Christmas is the time to be jolly and merry with your loved ones, from decorating their trees to opening up their long awaited presents to singing their favorite carols, the holiday is truly a worldwide phenomenon celebrated by billions. But what completes this holiday? In England, its tradition to have a glorious midday Christmas feast with the whole family and then prepare for the evening’s joyous events.
Here are a few of the most popular dishes for a Christmas supper.
Consisting of a juicy fillet of steak coupled with foie gras and a mixture of various shredded mushrooms and herbs wrapped in puff pastry and baked until golden brown. The true origins of the dish are still unknown; however, it is theorized that the dish was prepared in the 19th century to celebrate the famous victory at Battle of Waterloo for Arthur Wellesly, the 1st Duke of Wellington, over Napoleon Bonaparte, but others believe that the dish never had a connection to the Duke and was instead a re-mastered version of another classic known as filet de bœuf en croûte. Regardless of the actual origins of the dish, none can deny its reputation as the ultimate main course for a Christmas dinner.
The first image that pops in people’s minds when they think “Christmas” is the large evergreen conifer that sits in their living room decoratively igniting every corner, but for some, it’s the multitude of Candy Canes that can be seen everywhere from the Christmas tress themselves to being hidden inside those giant Christmas stockings. The candy cane is typically a sugar flavoured stick with peppermint which was at first white in color, but red stripes were added later on. Each colour represents a certain aspect related to Jesus Christ. The red stripes are meant to signify the blood he shed on the cross while the white is meant to represent the sinless life he led. The crook on the top of the cane is to remind people of the shepherds who paid a visit to Christ when he was still a baby. Nowadays, the immense popularity of candy canes has resulted in various colours and crazy flavors such as Bacon, Sriracha and even Wasabi, but the ever so prominent white and red is still seen on Christmas day.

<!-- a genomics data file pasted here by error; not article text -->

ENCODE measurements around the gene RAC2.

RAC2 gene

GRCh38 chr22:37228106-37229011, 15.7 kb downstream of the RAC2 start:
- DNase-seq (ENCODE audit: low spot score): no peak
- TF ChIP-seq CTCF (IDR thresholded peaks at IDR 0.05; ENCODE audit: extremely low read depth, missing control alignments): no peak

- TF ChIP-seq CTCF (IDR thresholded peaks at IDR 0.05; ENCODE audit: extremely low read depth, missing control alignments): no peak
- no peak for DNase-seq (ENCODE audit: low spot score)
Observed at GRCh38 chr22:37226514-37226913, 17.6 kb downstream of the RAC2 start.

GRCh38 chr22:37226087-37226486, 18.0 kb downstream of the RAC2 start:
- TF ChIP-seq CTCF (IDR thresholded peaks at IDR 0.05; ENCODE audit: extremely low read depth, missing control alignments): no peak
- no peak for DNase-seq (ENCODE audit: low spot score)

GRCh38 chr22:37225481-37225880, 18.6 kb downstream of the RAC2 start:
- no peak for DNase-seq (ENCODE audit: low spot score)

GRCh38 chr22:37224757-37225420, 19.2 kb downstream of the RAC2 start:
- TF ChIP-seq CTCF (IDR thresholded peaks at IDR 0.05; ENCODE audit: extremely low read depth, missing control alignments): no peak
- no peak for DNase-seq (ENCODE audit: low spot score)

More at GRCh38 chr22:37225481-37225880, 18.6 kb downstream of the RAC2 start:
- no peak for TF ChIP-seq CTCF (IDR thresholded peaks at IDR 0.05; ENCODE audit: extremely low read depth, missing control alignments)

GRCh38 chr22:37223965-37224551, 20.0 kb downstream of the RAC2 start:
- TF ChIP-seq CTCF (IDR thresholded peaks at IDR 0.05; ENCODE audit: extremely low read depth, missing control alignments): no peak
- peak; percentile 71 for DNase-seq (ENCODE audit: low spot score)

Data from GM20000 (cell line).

The Yule Log
A sweet roulade popularly served towards the Christmas season, it is supposed to represent the actual Yule log that used to be burnt under a traditional fireplace across multiple countries in Europe. It first emerged in the mid 19th century, being made up of a soft sponge cake which is then rolled up and covered in a rich chocolate buttercream and a generous coating of icing sugar, some would contain a multitude of fillings and icings from ganache to liqueurs as well, in recent times several new and unique variations such as Tirmasu logs, eggnog cakes and even healthy cranberry orange logs have been made. The décor is an abundance of colorful decorations like powdered sugar for snow, fresh berries, mushrooms made up of delicious meringue and even actual tree branches sometimes in order to make it look like the real thing.
This sweet pie was originally made as a savory dish containing meat such as lamb and were then known as “mutton pie”, however in more modern times, they have been seen as miniature Christmas puddings containing dried fruit and spices. The early versions of the pie first included a mix of both meat and dry fruit and were highly popularized Tudor England, the meat usually consisted of rabbit, pigeon or even pheasant. Its sweeter counterpart would contain dry fruits and spices made days in advance and stored in jars until the special day arrived.
Probably one of the oldest dishes in this list, the gingerbread was initially brought into existence by Armenian priest known as Gregory of Nicopolis, who decided to migrate from modern Nicopolis to the northern regions of France where he taught the art of gingerbread making to the locals. The bread itself is a soft moist loaf that contains ginger, cloves nutmeg and cinnamon topped off with sugar or honey for sweetness. The bread was also made into the form of ginger biscuits which were painted and used as decorations such as the commonly seen gingerbread men, the gingerbread men were even said to be given to foreign dignitaries by the Queen of England at the time. Although not starting off as a Christmas dish, gingerbread was first sold in popular fairs and were given to children as treats; however, they become more accustomed to the Christmas celebration during the 16th century when the production gingerbread houses were made and decorated with icing sugar, candy canes, mistletoe, peppermints and even gold leaves.